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(wrong string) ‚€¶blabla‚€¶open web‚€¶blabla‚€¶

From: Jonathan A Rees <rees@mumble.net>
Date: Thu, 31 Jan 2013 08:42:10 -0500
Message-ID: <CAGnGFMKb3yMVP=ViVQUPiOy_q3m7r05+ARy0i+SVX7C11VVu9A@mail.gmail.com>
To: Charles McCathie Nevile <chaals@yandex-team.ru>
Cc: W3C TAG <www-tag@w3.org>, David Sheets <kosmo.zb@gmail.com>
On Wed, Jan 30, 2013 at 7:10 PM, Charles McCathie Nevile <
chaals@yandex-team.ru> wrote:

> On Sat, 26 Jan 2013 02:50:28 +0100, Alex Russell <slightlyoff@google.com>
>
>> On Jan 25, 2013 7:36 PM, "David Sheets" <kosmo.zb@gmail.com> wrote:
>>
>>> On Fri, Jan 25, 2013 at 2:11 PM, Alex Russell <slightlyoff@google.com>
>>> > On Fri, Jan 25, 2013 at 4:16 PM, David Sheets <kosmo.zb@gmail.com> >>
>>> On Fri, Jan 25, 2013 at 11:48 AM, Alex Russell >> > On Thu, Jan 24, 2013 at
>>> 11:46 PM, David Sheets <kosmo.zb@gmail.com>
>>> >> >> On Thu, Jan 24, 2013 at 4:44 PM, Alex Russell >> >> > On Thu, Jan
>>> 24, 2013 at 6:29 PM, David Sheets >> >> >> On Thu, Jan 24, 2013 at 2:14 PM,
>>> Alex Russell
>>>
>>
>
>  >> > On the open web (where I expect that the
>>> >> > contract about what is and isn't XML are even more important), or
>>> >> > inside closed systems and organizations?
>>>
>>
>  >> When you publicly publish something and declare your intent, you are
>>> >> on the "open web".
>>>
>>
>  > I think you'll struggle to get most W3C members to accept that >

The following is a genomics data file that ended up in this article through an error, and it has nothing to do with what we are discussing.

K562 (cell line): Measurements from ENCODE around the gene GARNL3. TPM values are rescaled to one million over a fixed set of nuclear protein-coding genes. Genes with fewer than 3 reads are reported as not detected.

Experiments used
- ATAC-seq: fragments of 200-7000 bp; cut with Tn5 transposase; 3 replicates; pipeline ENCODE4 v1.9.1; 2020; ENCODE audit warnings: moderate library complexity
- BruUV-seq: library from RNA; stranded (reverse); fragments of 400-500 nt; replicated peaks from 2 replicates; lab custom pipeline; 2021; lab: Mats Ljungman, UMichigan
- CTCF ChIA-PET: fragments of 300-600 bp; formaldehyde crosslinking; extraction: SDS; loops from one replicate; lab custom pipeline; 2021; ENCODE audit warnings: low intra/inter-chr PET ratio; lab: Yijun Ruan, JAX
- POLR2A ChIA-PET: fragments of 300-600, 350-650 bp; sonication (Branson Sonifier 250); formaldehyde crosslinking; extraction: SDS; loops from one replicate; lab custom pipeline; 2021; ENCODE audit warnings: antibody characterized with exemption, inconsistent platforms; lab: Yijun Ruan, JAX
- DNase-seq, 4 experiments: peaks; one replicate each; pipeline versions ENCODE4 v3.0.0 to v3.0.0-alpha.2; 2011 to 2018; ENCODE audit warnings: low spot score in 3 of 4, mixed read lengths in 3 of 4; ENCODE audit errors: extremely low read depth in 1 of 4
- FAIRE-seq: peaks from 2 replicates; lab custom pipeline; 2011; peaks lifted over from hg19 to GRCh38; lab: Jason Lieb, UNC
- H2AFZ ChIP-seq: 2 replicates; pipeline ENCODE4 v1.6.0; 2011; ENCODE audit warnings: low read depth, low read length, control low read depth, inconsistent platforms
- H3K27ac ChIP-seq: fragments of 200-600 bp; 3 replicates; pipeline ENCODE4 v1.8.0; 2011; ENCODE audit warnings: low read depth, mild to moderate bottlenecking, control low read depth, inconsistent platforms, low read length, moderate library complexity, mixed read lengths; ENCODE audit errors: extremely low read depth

>>> definition.
>>>
>>
> I don't think so. I think there are many W3C members who are using Web
> technology in closed environments as well as the open web, consider that
> an important use case for the web, and believe that it is the TAG's role
> to support this use case in their work. I suspect that this covers a large
> majority of W3C members.
>

I think it is important to distinguish the public mission of the W3C, which
is to "lead the [world wide] web to its full potential" (where I think
"world wide" is understood by everyone to imply "open"), from what its
members want. The two are not necessarily aligned. E.g. I think many
members would (reasonably) like to have a closed web that they own, or
opportunities to create exclusive cartels. The W3C's public mission and
member interests will always be in tension.

As for the TAG, I think its loyalties need to be aligned with W3C's mission
and the public goal to keep the web connected and markets open; not
primarily with member needs. If W3C helps create competitive markets by
enabling interoperability, that's a good thing, just as standardizing the
composition of steel in the auto industry was in the early 20th century.
But doing so is a means to a greater public good. This is what makes the
W3C different from other standards bodies such as NISO or SAE.

Jonathan
Received on Thursday, 31 January 2013 13:42:37 UTC

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